With flu season and cold weather making its way to South Florida, the Florida Department of Health in Miami-Dade County is urging pregnant women to get the flu vaccine to avoid complications from influenza that are on the rise.
Pregnant woman — like children and the elderly — can be especially vulnerable to the flu virus. Miami-Dade health officials decided to launch a get-the-shot campaign this year because of greater than usual influenza complications among pregnant women this season, according to Dr. Alvaro Mejia-Echeverry, a medical epidemiologist with the county health department. Broward County health department officials advised all residents, including pregnant women, to get flu vaccines as early as October.
“It’s still not too late to get vaccinated,” spokeswoman Candy Sims of the Broward health department said.
During pregnancy, changes in the immune system, heart and lungs make women more prone to severe illness from flu, says the Centers for Disease Control and Prevention (CDC). The flu also poses potential problems for the unborn child, including premature labor and delivery. Flu shots given to the mother before birth have been shown to protect newborn babies.
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“This is an unusual season in that we have received more reports of pregnant women with influenza complications,” Mejia-Echeverry said.
He said he knows of two cases in December in which pregnant women in Miami-Dade were hospitalized for flu. Both pregnancies had to be terminated, and one of the women died. The cases were reported to the health department by a doctor.
“Reporting influenza is not a requirement, so we take these calls seriously,” Mejia-Echeverry said.
Flu season in Florida can start as early as October, ramps up in January, and usually ends by late February or early March.
One in five Americans get the flu each year, contributing around $10.4 billion to the nation’s healthcare costs. The CDC estimates an average of 36,000 people a year die from influenza or associated conditions. A flu vaccine reduces the odds of getting the flu by about 60 percent, according to the CDC.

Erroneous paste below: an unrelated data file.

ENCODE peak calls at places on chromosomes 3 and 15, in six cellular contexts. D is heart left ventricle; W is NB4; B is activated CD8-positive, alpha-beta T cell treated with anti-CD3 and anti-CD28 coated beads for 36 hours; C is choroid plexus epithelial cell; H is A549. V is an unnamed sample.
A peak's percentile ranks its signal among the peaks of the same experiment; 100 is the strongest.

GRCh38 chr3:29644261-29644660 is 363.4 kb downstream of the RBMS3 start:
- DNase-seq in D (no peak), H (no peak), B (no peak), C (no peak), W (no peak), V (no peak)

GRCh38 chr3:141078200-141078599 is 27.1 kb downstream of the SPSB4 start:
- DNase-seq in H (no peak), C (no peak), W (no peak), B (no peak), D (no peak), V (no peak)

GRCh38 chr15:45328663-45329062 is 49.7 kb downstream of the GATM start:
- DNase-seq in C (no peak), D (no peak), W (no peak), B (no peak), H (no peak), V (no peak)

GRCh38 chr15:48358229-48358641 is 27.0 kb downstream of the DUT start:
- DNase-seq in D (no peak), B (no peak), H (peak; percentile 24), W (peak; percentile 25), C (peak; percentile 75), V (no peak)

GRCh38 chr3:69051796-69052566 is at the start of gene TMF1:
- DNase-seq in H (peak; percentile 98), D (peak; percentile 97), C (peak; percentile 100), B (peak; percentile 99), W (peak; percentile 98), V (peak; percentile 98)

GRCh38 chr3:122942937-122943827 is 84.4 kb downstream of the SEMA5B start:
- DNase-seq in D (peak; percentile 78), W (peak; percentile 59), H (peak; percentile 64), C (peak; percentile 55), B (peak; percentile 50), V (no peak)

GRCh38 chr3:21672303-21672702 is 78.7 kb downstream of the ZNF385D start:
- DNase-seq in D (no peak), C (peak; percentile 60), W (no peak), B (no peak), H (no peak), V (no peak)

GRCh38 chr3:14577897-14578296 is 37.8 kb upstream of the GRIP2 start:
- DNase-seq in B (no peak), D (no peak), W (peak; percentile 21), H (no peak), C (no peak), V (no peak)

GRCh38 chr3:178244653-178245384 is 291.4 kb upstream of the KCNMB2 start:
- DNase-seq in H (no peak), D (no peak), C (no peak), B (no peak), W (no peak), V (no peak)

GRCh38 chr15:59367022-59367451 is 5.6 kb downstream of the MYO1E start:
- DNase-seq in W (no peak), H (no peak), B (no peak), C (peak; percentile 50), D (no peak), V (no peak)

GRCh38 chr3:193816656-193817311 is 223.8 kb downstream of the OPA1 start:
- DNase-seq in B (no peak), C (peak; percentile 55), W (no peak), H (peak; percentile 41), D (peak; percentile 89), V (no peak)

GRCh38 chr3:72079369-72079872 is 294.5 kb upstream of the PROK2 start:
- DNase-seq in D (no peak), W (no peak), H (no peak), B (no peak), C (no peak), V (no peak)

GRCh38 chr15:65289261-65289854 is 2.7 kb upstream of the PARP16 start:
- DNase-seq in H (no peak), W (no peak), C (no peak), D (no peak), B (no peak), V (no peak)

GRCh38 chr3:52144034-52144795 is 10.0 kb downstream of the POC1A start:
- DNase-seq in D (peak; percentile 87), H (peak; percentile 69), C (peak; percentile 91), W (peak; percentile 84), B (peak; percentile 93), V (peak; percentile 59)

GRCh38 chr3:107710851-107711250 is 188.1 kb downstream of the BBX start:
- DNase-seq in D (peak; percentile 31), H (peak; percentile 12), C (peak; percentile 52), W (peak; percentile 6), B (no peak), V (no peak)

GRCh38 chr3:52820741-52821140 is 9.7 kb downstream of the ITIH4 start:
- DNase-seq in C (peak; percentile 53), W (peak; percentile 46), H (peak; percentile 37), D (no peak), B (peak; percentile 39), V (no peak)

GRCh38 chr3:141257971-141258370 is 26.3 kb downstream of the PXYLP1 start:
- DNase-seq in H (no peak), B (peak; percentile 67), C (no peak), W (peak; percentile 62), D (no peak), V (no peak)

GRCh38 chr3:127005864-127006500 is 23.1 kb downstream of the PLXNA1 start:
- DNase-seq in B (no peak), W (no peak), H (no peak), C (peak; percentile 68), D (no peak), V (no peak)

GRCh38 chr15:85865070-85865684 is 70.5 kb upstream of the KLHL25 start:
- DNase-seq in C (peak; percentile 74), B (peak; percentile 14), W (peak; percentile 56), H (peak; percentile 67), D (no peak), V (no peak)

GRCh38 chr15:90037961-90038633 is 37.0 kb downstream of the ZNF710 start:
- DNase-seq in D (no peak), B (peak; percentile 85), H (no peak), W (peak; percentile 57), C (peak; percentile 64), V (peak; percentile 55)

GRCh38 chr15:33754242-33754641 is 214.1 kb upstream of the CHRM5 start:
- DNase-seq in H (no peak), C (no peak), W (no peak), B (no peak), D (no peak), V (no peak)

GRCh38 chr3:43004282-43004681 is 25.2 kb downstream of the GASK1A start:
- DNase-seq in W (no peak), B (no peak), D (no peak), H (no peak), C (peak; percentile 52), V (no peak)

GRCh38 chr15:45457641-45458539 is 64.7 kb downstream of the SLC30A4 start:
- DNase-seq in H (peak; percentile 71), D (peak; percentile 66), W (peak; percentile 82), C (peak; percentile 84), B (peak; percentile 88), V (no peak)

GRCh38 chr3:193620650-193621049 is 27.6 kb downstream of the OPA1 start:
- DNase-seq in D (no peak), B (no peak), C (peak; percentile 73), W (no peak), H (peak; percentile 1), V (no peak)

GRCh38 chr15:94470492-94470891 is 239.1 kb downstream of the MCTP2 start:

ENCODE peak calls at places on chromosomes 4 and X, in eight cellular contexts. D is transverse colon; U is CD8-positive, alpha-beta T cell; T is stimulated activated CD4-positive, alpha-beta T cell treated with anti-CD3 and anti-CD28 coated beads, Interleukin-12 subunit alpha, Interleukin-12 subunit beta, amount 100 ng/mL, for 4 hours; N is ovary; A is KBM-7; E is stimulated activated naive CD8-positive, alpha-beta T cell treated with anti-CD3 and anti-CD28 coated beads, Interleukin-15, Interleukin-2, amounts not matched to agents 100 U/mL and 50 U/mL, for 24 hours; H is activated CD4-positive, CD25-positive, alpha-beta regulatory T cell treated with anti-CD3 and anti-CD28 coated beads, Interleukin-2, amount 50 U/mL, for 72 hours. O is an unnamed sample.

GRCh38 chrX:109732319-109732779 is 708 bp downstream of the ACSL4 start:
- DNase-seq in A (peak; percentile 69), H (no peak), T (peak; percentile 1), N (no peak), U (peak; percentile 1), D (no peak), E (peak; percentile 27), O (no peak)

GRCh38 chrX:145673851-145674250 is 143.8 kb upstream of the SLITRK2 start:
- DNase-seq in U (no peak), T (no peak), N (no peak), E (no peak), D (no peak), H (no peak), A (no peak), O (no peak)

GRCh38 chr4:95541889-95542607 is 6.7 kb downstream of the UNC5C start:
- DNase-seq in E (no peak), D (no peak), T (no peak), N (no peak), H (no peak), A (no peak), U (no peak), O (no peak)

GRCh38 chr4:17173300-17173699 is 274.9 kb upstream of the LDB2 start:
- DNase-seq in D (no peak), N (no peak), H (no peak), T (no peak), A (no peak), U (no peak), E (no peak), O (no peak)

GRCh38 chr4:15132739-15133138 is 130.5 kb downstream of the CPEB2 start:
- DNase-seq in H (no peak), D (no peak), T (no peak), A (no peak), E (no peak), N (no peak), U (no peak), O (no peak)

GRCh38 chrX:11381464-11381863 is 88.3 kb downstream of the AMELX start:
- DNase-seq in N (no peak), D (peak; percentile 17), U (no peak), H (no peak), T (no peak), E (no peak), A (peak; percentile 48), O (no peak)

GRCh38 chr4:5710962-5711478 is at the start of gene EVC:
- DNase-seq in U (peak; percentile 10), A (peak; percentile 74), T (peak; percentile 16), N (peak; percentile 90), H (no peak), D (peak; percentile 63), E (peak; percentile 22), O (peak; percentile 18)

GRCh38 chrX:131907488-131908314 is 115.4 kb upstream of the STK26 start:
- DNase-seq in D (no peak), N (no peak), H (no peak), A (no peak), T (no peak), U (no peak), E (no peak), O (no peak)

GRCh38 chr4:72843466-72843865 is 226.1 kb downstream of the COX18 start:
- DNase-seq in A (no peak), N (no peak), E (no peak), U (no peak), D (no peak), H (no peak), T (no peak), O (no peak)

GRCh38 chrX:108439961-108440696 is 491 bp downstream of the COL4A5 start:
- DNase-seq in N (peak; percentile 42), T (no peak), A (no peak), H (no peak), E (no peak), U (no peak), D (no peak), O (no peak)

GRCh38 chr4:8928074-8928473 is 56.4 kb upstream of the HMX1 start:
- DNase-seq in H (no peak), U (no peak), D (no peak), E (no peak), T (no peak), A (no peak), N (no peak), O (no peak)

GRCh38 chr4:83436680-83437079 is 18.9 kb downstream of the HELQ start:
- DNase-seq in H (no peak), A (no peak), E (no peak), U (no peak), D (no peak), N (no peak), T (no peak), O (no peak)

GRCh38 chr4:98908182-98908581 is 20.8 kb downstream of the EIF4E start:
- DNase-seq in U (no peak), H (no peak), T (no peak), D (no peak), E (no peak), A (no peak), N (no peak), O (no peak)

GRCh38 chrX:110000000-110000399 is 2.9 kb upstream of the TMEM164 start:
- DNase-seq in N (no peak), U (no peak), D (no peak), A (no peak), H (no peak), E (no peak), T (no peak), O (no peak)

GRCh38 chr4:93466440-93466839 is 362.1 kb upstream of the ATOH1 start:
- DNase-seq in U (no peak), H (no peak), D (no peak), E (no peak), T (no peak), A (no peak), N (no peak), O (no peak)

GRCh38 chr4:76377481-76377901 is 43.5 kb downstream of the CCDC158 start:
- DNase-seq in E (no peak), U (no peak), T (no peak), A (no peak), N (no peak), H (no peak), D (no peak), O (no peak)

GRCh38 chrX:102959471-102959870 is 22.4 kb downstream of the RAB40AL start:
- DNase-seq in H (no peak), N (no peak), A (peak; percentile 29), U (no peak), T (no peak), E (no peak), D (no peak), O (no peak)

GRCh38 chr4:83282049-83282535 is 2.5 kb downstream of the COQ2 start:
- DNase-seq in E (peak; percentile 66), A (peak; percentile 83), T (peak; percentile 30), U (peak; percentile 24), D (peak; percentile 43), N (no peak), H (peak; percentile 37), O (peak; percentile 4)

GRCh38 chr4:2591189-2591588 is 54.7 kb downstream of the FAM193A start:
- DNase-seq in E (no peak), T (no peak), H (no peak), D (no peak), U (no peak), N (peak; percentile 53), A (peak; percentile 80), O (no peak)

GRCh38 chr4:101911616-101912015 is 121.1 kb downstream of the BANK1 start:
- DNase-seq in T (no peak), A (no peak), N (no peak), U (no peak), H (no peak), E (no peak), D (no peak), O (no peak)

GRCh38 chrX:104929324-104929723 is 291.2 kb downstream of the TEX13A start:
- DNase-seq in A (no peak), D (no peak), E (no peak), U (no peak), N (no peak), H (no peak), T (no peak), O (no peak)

But a January national report finds Floridians are less likely than Americans in any state to heed that advice.
The report, released Tuesday by the Trust for America's Health (TFAH), shows that fewer than a quarter of Florida residents aged 18 to 64 received a flu shot last year. And while the CDC recommends all Americans get vaccinated, especially children and seniors 65 and older, more than half of Americans last year did not.
“It's easy to become complacent about the flu. We're used to it, it happens every year. So much so that we forget that it is largely preventable through a quick shot — which I might add is now free to most Americans thanks to the Affordable Care Act,” said Jeffrey Levi, executive director of TFAH.
Americans can receive a flu shot without a co-payment under health plans that comply with the Affordable Care Act. Qualifying plans are available both on and off the federal health exchange.
This season’s prevalent flu strain is the H1N1 “swine flu” strain that continues to circulate since a pandemic in 2009.
“The good news is that the vaccines that are available are the very best to prevent this strain,” Mejia-Echeverry said.
Miami-Dade children up to 18 who are uninsured can get free flu shots at one of the Department of Health’s four free clinics. Call 786-845-0550 for more information.
This story was produced in partnership with Kaiser Health News, an editorially independent program of the Henry J. Kaiser Family Foundation, a nonprofit, nonpartisan health policy research and communication organization not affiliated with Kaiser Permanente.